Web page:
By James Dixon
If you want exclusive loyalty you have to write it in the contract, argues James Dixon
In Ranson v Customer Systems plc [2012] EWCA Civ 841, the Court of Appeal considered the extent of loyalty owed by an employee. A number of important lessons emerge.
Mr Ranson worked for the company from 2001 until 2009 when he resigned after he became discontent with his career prospects. At the time of resignation he was managing consultant and occupied a fairly lofty position: the only divisional manager with control of 59 per cent of the company’s revenue. Crucially, though, he was not a company director and only ever remained an employee albeit a senior one.
He resigned with one month’s notice. Some 2 years or so before resigning he began taking steps to set up a competitor business through another company including formulating business plans with another employee of Customer Systems, registering an internet domain name for the envisaged company, incorporating the new company and opening a business account for it. The preparation also involved collating a considerable number of contact numbers, many of which were pure business contacts. Moreover, he had talks with existing clients of Customer Systems specifically with a view to them becoming customers of the new company. The High Court, relying on case law with regard to fiduciary duties owed by company directors, found in favour of Customer Systems (Mr Ranson had sought to act in competition with his current employer; albeit by preparation, had not informed Customer Systems about what he was doing, transferring of business contacts was seen to be a breach of the contractual duty of loyalty and as a matter of fiduciary duties he should not have used them contrary to his employer’s interests).
The Court of Appeal overturned that decision, emphasising that there is an important difference between the degree of loyalty owed by a director as compared to that owed by an employee. Company directors are fixed with fiduciary loyalty, whereas employees are not. The mere status of employee will not in and of itself, give rise to fiduciary duties. The High Court was found to have wrongly applied cases about company directors to a case involving an employee.
In a very orthodox approach the Court said that the starting point for deciding whether in a particular case employees owe fiduciary duties is the contract of employment. As to that see, for instance, Kelly v Cooper [1993] AC 205, University of Nottingham v Fishel [2000] ICR 1462.
The Court considered the content or degree of loyalty. There can be an obligation of loyalty owed by an employee but that will not necessarily mean that an exclusive obligation of loyalty is owed. The Court spoke in terms of a fiduciary duty as being a single-minded or exclusive duty (in effect meaning that the employer’s interest must always override those of the employee).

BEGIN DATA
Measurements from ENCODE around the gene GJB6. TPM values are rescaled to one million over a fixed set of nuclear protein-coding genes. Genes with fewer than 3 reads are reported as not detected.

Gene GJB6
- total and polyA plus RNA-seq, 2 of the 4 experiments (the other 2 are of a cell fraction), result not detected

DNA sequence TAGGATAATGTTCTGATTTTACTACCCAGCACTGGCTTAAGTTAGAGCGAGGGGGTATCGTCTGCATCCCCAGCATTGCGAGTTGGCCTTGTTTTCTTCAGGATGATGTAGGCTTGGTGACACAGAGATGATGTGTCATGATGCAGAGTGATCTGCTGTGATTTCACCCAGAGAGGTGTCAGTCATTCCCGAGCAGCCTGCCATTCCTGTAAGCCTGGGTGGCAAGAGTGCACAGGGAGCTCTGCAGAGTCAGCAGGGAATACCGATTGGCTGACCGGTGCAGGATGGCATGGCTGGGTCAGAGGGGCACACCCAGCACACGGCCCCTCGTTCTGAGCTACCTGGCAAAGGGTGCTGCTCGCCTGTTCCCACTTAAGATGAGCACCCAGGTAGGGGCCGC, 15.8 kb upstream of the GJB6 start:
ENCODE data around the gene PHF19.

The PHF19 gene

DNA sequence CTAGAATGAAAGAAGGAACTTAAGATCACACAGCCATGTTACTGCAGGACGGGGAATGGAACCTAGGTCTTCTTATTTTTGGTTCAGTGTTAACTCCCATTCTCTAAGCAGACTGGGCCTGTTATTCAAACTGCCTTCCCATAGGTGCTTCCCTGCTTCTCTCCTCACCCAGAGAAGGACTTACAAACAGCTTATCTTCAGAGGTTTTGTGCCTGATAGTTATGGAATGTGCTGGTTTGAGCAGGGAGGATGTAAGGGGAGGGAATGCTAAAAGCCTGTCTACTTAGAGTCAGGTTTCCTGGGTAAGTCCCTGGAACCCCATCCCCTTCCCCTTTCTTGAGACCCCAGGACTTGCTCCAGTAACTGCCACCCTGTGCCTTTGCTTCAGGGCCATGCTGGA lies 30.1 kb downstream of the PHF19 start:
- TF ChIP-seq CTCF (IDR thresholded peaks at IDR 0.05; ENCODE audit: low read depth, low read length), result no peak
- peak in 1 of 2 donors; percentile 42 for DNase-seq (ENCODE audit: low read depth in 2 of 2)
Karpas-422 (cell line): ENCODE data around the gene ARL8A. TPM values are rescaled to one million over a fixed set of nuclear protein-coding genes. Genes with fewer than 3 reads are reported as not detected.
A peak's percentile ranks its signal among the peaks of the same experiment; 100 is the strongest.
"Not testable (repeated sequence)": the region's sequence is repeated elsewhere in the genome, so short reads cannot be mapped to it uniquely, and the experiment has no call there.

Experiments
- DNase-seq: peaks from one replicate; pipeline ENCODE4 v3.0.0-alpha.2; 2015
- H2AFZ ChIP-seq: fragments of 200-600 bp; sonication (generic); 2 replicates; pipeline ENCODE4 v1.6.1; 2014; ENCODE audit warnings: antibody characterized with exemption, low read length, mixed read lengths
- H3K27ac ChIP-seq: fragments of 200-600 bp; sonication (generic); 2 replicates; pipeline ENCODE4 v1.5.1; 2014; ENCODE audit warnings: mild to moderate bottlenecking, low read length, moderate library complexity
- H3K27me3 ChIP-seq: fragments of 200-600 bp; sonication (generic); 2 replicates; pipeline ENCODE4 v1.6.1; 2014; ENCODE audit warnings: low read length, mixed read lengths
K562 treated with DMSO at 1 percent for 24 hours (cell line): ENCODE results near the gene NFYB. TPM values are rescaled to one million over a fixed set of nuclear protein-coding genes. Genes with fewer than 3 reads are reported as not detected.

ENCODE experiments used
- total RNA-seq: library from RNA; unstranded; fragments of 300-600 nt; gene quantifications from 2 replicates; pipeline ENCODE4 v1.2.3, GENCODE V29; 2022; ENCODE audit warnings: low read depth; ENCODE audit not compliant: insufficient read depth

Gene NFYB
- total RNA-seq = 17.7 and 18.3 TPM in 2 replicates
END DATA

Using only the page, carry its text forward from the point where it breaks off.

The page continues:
The key consideration will be what the terms of the contract say. It would be a breach of duty of fidelity to make a list of the employer’s customers, but –in the absence of restrictive clauses – an employee does not in general have to give the employer the benefit of every opportunity falling within the ambit of its business. In short, if an employer wants to have the enhanced loyalty or exclusive loyalty then that must be expressly provided for.
As with all decisions, the decision itself repays careful reading as to the facts. Mr Ranson made contact with two clients of his employer during the notice period but the first one was also a friend of his. The Court therefore decided that was not ‘canvassing’. Also, the Court relied upon the fact that he had not instigated the meeting. As to the other client, no specific promises were made by that client.
Also, in the absence of a fiduciary applying, there is not a duty on the part of an employee to report the wrongdoing of another employee or their own wrongdoing. Again, one has to look to what the contract of employment says. The good old case of Bell v Lever Brothers [1932] AC 161 still applies. The High Court misapplied authorities dealing with company directors.
To ensure exclusive, fiduciary-type loyalty, there need to be express provisions in the contract as to ‘moonlighting’ and conflict of interests, as to the requirement to report on misconduct, as to the obligation to return company property upon termination and as to prohibiting competitive behaviour after termination and so on.
Relying on an employee, for example, having a senior or especially trusted role is not enough. Employers need to make sure the contract specifically deals with the duties.